Today was our first opportunity to visit a Samburu village. Here we met the chief who looked at Wolfgang and promptly said, “I’ve met you! You came here before, didn’t you?” Indeed, Wolf and some of our other travelers had visited two years earlier and were excited to be back. As we toured the village and learned details about daily life, I noticed the chief’s clothing. Printed on the boldly colored fabric were words declaring the importance of supporting education for girls and a ban on girls’ circumcision. The chief enthusiastically explained how the village participated in these policies to improve the lives of girls. This was a wonderful encounter with very warm and handsome Samburu people.
On the evening safari drive a highlight was a pair of dashing secretary birds hunting and catching five mice.
At 6:30 this morning, the sun rose in a brilliant red ball, casting its glow on the grasslands. Samburu slowly came to life. Two dozen grants gazelles grazed in the meadows in the soft morning light. Elephants, accompanied by their babies, ripped branches from trees and pulled up mouthfuls of grass. Tiny dik diks, resembling miniature deer, hopped between the bushes, and a parade of vibrant vulturine guinea fowl, sporting royal blue plumage, moved through the brush.
Suddenly a lioness appeared, roaming the dirt road and eyeing the grasslands. She spotted a herd of impalas grazing in the brush. Crouching low in the grass, she stealthily crept a little closer, then waited. In the end, she gave up, for there was too little vegetation to provide cover.
Today we arrived in the Masai Mara. Here sweeping plains are home to an astounding diversity and abundance of wildlife. Large herds of topis grazed in grass fields, while long lines of wildebeest marched along the crest of a hill. Not far from our hotel on an escarpment, overlooking the vast Masai Mara, about a dozen elephants nursed their young. On our safari drive, we discovered massive, muscular buffalo grazing next to the road and young impalas sparring. Nature’s spectacle here is a wildlife lover’s dream.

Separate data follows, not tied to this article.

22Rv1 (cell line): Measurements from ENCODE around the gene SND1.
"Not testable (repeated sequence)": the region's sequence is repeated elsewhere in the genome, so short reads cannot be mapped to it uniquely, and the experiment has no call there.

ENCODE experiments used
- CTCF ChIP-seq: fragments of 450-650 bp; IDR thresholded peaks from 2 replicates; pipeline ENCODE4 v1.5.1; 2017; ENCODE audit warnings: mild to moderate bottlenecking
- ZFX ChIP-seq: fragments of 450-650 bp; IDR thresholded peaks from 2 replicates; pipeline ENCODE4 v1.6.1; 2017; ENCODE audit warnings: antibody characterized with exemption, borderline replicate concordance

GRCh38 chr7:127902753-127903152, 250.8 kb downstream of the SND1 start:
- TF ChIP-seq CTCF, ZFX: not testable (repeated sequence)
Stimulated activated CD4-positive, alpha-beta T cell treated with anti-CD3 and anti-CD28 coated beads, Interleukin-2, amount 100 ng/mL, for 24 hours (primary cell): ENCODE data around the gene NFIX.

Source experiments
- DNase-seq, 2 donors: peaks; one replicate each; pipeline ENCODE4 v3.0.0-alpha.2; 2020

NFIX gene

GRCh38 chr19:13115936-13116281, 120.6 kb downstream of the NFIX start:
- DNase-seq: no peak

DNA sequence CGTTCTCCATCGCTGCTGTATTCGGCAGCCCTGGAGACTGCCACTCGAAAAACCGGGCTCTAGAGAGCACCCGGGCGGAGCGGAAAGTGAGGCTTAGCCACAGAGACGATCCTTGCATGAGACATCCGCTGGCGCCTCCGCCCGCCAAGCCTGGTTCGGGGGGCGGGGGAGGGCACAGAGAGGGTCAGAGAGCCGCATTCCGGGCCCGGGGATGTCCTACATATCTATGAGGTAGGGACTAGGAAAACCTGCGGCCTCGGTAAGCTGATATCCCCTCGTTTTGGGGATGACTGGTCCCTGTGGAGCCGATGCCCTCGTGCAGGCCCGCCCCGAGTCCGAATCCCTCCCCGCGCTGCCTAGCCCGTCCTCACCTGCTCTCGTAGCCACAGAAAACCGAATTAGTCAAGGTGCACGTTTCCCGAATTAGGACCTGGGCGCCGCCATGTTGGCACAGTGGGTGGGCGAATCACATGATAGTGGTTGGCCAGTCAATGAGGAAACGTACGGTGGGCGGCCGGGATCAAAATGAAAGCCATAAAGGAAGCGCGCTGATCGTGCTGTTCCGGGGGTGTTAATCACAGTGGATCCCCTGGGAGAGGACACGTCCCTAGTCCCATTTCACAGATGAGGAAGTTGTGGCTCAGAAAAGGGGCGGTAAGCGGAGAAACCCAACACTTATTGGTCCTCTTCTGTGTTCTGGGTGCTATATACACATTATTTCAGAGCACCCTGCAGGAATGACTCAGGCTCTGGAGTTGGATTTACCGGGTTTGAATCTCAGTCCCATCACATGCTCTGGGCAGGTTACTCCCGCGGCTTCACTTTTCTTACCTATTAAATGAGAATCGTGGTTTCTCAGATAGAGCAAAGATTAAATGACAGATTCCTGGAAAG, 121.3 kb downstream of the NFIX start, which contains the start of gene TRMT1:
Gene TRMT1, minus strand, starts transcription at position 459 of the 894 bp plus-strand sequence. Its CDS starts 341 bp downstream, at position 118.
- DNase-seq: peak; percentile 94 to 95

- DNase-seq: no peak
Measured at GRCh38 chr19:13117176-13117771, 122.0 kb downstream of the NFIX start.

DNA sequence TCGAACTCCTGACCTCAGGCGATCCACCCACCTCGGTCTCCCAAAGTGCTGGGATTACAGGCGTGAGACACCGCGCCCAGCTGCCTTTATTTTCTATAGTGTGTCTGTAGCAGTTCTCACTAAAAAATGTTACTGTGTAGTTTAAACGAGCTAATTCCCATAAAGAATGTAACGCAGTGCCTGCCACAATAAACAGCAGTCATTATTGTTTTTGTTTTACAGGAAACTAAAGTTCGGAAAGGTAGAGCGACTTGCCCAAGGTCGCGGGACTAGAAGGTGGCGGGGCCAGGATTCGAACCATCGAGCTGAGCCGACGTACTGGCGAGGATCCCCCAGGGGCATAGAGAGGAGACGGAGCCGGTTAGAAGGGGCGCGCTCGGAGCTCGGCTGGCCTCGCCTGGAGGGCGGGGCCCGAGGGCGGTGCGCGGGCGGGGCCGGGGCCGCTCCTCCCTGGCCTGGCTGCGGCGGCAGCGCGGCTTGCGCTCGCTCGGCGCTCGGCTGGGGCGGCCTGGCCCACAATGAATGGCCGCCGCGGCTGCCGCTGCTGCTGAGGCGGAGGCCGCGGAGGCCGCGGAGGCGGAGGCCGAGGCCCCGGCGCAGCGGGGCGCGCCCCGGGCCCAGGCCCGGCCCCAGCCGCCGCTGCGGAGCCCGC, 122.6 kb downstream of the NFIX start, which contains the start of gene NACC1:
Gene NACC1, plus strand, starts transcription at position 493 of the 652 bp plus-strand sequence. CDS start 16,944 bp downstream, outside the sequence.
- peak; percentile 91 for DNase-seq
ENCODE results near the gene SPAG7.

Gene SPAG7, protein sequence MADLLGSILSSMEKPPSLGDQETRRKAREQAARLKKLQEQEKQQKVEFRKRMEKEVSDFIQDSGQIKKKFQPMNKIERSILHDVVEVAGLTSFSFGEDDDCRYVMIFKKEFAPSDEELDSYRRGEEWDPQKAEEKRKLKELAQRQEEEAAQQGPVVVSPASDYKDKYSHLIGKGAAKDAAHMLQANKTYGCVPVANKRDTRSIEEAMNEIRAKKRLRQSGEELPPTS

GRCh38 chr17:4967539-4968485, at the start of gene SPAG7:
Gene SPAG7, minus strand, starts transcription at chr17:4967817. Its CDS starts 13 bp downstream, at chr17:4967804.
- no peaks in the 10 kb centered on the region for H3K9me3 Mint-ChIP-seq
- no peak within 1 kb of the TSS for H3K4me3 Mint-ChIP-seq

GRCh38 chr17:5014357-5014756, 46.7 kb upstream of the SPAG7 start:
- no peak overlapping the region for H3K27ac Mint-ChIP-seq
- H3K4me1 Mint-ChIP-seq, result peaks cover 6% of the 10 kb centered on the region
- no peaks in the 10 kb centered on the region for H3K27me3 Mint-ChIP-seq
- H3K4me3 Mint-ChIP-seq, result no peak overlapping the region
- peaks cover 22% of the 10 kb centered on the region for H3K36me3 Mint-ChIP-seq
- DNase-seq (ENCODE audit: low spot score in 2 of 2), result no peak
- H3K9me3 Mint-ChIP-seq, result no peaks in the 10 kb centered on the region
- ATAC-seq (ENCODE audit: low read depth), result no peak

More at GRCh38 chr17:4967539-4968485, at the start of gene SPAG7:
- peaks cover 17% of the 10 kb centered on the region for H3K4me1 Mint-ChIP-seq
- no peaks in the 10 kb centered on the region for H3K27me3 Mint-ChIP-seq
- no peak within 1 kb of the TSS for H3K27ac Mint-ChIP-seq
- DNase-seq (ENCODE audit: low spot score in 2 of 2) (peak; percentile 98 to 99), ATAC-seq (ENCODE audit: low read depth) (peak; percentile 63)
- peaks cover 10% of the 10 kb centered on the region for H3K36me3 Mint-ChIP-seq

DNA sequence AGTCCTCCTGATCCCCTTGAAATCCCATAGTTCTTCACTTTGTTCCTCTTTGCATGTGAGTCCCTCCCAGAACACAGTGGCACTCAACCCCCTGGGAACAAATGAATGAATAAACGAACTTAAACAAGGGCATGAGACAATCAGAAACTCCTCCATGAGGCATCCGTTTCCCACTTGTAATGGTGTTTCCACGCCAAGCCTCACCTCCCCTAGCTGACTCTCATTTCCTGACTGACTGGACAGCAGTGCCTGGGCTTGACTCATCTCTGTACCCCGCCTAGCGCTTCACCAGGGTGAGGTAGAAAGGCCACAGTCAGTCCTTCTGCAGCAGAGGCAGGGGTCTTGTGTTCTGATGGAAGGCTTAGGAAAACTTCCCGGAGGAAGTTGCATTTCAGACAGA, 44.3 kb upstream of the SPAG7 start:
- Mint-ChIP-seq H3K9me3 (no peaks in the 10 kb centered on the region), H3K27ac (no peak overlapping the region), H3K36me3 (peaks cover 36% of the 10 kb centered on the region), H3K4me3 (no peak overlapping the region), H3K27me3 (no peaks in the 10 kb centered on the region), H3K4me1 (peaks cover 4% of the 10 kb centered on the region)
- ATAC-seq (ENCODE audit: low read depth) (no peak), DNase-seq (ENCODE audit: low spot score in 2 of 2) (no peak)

We have come at the time of the Great Migration, and today we rumbled in our four-wheel drive to the river to wait and see if we would be lucky enough to see a wildebeest crossing. On our way, the sun rose, casting its light on fields of buffalo, impalas, and wildebeests. A zebra nursed a baby that appeared to be just a few days old. Vultures swooped in to join the other creatures in the field, while a hyena, fed on a wildebeest, crunching the bones with its powerful teeth. At the river, lines of wildebeest formed and made their way to the water. We waited and watched. Suddenly a wildebeest galloped down the steep riverbank and the whole line followed in a cascade of wildebeest. Water droplets sprayed in the air, as the animals plunged through the water, braving the wild current. Emerging on the other shore, they dashed in a line up the escarpment, where calves scampered about searching for their mothers.
Driving through the Masai Mara, I was in awe over the plains dotted with countless wildebeest. The odd-looking creatures were everywhere. The thought of the American Plains and the long-gone bison kept haunting me.
This must have been exactly what it looked like before we decimated the herds, hunting them down from trains and leaving them to rot under the Midwestern sun.
As the morning cast its light on the Masai Mara, six hyenas roamed through the grasslands. Balinitas trees, or desert dates, dotted the plains like scattered parasols. Peter, our guide, told us that the trees are getting older. There is concern that as they die, the landscape will change. Apparently new trees are not appearing in their place.
It was not long before we spotted a lion feeding on its kill. Dozens of vultures waited patiently nearby for a share in the feast. Around a bend, a lioness with two young cubs made her way to join a group of lions resting on a hillside. On an evening drive, a stunning male lion, with a coffee-colored mane, posed for us in the warm golden sunlight.
It was striking to see so many healthy lions. The food supply was clearly better here for the lions than in the previous areas we visited.
Returning to the hotel, I spotted the elephants in the distance. We hadn’t seen many in the Masai Mara. I wondered how the elephants were faring in Kenya. Checking statistics, I saw that elephant poaching in Kenya is said to have declined last year to 46 elephants, compared to 390 in 2013. But this still felt disheartening. I wondered where is this ivory going? China implemented an ivory ban this year. I had been hoping this would have an impact. But this clearly was not going to be enough. I searched online to explore the role of the United States.
National Geographic pointed out that illegal ivory is sold in the U.S. as antiques. National Geographic
The Guardian explained that Great Britain and the United States have been major exporters of ivory, using the loophole that international law “allows the export of ivory when it is certified as having been “worked” or “carved” before 1976.”
It began to be clear to me that the sale of ALL IVORY must be banned if we are going to save these magnificent creatures. It is only by reducing demand and profitability that the devastating poaching will stop.